The Smiling Machine
It’s 9 AM when Rube walks up to the barista. She gives him a glazed over look. He teases her, “Looks like you could use your own product.” She laughs, and they exchange a few more pleasantries. As he pays and leaves, she’s smiling.
A tired passerby wanders into the cafe. She’s been searching for an antique store for about an hour and is about to give up. One last try, she thinks to herself. She hesitantly walks up to the smiling barista. The barista, whose apartment is just above the shop, happily obliges. To the right. Down the street. Last place on the left before the light. The passerby walks into the antique store, searching for a grandfather clock to buy.
The shopkeeper is surprised to see someone in his store. It’s the first person who’s come by this week, and rent is due next week. The shopkeeper is even more surprised when the patron purchases a grandfather clock, which is enough to offset the cost of rent for a couple months. The ecstatic shopkeeper takes his five-year-old son out for ice cream to celebrate.
The five-year-old boy finishes his cone and notices a young woman sitting on a bench next to the shop. She is staring down at the grass. The young boy walks up to her and asks, “What are you doing?” She looks back at him and starts to sniffle. The young boy says, “Don’t be sad,” and hugs her legs. She breaks down, hugging him back.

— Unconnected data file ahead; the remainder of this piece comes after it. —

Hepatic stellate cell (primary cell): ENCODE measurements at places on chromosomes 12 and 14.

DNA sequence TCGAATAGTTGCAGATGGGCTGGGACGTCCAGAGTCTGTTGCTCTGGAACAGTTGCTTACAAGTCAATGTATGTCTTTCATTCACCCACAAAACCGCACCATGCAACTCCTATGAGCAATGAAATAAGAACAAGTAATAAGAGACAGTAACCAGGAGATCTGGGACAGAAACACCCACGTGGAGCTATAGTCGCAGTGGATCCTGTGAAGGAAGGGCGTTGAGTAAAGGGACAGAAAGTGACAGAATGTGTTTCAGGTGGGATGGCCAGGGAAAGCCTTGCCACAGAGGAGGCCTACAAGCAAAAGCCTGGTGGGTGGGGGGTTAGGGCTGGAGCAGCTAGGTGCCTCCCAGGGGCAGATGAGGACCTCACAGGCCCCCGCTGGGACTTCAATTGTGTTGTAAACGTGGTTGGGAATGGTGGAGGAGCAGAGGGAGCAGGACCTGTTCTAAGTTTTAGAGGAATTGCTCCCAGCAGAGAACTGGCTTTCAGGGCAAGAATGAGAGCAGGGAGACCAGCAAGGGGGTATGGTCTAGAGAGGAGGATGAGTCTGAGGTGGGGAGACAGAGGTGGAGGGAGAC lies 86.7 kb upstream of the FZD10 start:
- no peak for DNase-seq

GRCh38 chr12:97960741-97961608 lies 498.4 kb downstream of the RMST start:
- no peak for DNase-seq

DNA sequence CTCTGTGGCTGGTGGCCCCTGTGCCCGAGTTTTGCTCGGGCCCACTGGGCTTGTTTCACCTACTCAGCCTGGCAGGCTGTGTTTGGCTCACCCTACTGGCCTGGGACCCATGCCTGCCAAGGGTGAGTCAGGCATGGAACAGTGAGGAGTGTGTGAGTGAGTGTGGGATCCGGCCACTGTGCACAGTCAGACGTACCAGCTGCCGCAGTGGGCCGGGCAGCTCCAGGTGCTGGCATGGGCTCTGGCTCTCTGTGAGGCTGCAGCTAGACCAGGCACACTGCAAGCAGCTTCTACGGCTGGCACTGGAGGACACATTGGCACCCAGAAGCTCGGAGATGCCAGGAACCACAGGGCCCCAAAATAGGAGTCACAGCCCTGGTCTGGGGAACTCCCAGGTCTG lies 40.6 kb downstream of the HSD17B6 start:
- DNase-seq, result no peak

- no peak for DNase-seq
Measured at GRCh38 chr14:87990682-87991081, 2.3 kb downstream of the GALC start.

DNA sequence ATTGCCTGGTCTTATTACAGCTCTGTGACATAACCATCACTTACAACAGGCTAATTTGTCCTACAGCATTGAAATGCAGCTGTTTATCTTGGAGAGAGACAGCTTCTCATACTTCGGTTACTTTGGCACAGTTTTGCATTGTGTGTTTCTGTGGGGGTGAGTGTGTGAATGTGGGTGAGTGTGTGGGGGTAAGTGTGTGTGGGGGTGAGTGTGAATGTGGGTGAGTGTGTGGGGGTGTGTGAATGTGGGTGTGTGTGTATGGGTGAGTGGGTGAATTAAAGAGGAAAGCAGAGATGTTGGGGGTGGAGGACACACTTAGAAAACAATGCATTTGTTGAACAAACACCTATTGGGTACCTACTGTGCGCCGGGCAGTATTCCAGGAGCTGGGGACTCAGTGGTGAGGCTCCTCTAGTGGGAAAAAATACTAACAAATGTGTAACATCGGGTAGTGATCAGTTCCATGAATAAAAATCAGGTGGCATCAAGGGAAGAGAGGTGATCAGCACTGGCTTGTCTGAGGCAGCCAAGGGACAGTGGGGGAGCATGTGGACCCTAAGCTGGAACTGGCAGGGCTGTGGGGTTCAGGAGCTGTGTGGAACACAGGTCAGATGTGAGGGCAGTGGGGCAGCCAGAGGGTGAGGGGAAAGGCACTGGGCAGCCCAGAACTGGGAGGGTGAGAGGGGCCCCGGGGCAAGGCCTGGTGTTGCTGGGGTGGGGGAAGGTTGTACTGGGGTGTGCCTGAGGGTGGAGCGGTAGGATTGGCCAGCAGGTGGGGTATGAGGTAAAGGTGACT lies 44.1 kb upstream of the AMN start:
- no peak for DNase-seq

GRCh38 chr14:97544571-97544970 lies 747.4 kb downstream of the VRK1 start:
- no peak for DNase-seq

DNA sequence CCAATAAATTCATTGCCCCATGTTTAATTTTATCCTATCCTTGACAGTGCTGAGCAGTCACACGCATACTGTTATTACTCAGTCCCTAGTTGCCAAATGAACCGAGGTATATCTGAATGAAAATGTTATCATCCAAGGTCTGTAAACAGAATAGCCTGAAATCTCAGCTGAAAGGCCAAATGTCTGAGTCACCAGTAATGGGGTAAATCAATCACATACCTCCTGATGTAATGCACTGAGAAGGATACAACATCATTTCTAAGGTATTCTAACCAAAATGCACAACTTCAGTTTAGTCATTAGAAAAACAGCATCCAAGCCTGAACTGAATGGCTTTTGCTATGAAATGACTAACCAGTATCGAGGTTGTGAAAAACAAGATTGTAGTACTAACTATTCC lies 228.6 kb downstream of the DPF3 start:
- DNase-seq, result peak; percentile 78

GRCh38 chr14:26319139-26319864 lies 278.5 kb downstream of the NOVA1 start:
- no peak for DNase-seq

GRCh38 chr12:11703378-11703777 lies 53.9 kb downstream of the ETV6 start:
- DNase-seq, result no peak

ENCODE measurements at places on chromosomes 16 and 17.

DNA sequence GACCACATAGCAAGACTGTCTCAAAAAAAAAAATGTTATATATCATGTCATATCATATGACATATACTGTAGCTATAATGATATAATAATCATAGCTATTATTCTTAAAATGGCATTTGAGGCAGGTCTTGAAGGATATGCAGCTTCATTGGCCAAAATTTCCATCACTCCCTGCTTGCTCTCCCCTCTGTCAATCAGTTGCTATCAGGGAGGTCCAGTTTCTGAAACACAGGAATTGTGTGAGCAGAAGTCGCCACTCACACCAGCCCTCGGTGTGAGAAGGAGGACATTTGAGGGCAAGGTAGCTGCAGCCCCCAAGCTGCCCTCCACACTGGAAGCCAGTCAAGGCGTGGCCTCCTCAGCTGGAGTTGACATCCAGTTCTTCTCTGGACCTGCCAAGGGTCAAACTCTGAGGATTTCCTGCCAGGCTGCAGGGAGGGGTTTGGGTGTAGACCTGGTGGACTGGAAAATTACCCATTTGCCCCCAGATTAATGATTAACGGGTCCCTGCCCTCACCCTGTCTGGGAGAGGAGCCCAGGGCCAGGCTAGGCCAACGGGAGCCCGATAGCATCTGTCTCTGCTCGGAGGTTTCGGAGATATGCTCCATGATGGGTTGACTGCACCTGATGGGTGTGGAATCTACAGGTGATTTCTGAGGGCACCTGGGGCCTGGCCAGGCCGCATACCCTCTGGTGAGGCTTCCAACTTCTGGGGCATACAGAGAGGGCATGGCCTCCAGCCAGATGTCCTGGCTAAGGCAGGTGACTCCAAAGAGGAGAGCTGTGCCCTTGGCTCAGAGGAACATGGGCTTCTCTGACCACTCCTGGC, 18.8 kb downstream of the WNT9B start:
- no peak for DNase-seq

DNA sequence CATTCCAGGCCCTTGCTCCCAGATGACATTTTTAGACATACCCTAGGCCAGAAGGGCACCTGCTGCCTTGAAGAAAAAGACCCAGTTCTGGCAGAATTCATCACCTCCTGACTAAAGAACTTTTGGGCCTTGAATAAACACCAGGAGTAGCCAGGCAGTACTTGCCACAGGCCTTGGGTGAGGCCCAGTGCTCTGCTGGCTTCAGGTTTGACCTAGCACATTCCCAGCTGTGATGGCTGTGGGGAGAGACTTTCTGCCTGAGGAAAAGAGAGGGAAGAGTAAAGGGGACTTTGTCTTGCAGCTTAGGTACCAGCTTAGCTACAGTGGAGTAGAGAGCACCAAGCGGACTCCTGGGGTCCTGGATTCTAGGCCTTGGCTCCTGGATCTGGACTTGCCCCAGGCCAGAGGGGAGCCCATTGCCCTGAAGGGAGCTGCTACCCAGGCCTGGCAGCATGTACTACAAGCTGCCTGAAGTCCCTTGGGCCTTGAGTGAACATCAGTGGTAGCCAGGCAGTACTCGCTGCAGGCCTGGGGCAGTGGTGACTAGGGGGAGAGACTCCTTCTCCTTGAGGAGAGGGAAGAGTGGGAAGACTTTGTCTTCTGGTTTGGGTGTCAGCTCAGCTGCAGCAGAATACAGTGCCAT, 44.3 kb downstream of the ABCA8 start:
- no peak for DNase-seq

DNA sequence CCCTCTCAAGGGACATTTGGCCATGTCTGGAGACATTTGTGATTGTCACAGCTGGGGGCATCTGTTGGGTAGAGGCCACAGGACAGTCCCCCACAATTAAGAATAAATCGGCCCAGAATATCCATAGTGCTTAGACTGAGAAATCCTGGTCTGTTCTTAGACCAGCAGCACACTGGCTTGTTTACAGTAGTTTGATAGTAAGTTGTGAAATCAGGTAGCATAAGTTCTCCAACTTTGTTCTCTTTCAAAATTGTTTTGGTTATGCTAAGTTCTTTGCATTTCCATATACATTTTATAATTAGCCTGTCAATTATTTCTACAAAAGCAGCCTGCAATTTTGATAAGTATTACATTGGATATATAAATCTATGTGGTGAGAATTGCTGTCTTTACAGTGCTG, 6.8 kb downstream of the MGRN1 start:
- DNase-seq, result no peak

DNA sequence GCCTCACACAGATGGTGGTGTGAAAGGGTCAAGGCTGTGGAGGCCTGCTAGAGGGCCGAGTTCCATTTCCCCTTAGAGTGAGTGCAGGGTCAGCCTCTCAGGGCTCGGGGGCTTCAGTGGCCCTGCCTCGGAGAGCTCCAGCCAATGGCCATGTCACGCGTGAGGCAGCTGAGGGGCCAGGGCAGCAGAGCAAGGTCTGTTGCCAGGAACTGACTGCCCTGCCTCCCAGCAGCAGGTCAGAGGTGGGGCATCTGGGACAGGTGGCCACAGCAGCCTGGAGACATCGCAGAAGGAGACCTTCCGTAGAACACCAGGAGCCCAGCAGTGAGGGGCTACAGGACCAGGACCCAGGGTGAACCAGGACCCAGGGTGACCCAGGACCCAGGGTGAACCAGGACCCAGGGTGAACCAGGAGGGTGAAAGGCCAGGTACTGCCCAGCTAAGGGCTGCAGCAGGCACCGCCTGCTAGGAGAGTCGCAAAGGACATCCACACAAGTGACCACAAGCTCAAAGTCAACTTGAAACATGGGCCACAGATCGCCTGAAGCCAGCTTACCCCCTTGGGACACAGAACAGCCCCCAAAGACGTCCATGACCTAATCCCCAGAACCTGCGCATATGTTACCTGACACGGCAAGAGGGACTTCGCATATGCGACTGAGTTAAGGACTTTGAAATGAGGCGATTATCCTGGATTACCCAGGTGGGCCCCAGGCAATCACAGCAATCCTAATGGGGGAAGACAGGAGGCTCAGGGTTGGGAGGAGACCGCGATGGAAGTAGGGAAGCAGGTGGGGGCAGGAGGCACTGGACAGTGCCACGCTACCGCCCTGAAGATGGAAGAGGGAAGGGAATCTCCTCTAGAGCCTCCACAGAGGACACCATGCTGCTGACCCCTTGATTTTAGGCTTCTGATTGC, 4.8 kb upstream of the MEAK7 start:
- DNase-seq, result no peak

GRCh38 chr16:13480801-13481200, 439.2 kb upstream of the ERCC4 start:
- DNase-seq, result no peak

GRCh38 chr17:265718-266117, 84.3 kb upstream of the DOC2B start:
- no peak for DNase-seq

The young woman calls her brother that night. Her nephew picks up before handing it over to papa. The young woman and her brother talk for a few hours. She asks if she can visit for a few days and before you know it is on the next flight there. Her brother’s family is waiting for her at the airport, and they spend the day at home, playing with the children until their bedtime and then talking late into the night.
They recall the time their father took them to a baseball game and scalped better seats for them from one of the ushers, who told them that he couldn’t guarantee the people assigned to those seats wouldn’t show. Much to their father’s annoyance, the two of them would duck whenever anyone would pass by the seats. Remembering the event now, they both laugh. The brother, a sports writer, decides to use that anecdote for his Sunday column.
It’s Sunday morning. Rube picks up the newspaper, turns to the sports section, and smiles.